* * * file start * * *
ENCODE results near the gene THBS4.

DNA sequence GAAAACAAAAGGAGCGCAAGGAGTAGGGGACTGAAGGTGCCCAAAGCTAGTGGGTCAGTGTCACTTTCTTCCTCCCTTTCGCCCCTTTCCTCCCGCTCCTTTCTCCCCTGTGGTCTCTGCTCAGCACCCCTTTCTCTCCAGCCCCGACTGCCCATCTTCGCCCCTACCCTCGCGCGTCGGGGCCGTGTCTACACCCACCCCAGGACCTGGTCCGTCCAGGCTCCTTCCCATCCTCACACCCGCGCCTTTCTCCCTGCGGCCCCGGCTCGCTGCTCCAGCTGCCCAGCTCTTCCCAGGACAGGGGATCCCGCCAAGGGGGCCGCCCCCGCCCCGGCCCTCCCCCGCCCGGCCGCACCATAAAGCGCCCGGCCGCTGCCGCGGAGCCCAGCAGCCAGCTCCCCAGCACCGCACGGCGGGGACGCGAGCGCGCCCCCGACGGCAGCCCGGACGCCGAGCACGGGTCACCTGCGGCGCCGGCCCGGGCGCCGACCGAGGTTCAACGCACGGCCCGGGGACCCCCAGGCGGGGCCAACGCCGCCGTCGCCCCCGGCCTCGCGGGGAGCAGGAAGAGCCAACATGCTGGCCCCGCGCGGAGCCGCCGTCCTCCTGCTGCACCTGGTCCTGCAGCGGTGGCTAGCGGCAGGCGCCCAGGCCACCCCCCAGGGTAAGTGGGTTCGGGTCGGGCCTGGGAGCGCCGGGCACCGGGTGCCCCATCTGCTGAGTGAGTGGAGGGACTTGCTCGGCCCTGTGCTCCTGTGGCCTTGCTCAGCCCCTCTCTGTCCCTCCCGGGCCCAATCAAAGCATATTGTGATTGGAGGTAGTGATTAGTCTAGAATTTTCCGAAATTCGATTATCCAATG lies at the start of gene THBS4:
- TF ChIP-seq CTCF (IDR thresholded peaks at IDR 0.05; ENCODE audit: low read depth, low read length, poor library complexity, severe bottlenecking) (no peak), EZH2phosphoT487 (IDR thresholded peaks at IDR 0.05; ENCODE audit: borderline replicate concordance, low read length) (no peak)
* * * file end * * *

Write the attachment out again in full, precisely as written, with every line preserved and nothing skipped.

ENCODE results near the gene THBS4.

DNA sequence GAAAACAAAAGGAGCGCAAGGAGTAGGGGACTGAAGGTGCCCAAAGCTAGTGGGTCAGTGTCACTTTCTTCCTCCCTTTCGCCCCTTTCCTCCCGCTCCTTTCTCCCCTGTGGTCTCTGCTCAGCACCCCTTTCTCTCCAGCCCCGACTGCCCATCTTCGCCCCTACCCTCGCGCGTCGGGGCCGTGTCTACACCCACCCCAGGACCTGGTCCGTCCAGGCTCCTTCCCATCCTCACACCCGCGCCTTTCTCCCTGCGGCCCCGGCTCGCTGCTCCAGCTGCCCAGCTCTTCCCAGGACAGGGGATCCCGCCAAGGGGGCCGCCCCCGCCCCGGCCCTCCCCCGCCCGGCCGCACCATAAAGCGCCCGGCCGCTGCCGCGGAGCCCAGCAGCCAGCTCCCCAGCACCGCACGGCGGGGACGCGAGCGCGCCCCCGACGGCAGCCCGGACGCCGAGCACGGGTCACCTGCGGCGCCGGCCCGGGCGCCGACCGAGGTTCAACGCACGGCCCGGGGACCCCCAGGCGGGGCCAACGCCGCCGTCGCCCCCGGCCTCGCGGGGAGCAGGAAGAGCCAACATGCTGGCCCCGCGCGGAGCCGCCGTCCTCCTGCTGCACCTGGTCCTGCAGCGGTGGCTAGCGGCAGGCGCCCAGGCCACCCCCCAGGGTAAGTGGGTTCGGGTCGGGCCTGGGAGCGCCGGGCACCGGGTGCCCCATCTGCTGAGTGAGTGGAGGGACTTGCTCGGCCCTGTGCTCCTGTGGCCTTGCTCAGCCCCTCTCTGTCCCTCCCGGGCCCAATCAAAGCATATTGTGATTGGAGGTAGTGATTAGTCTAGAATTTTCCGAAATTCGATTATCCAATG lies at the start of gene THBS4:
- TF ChIP-seq CTCF (IDR thresholded peaks at IDR 0.05; ENCODE audit: low read depth, low read length, poor library complexity, severe bottlenecking) (no peak), EZH2phosphoT487 (IDR thresholded peaks at IDR 0.05; ENCODE audit: borderline replicate concordance, low read length) (no peak)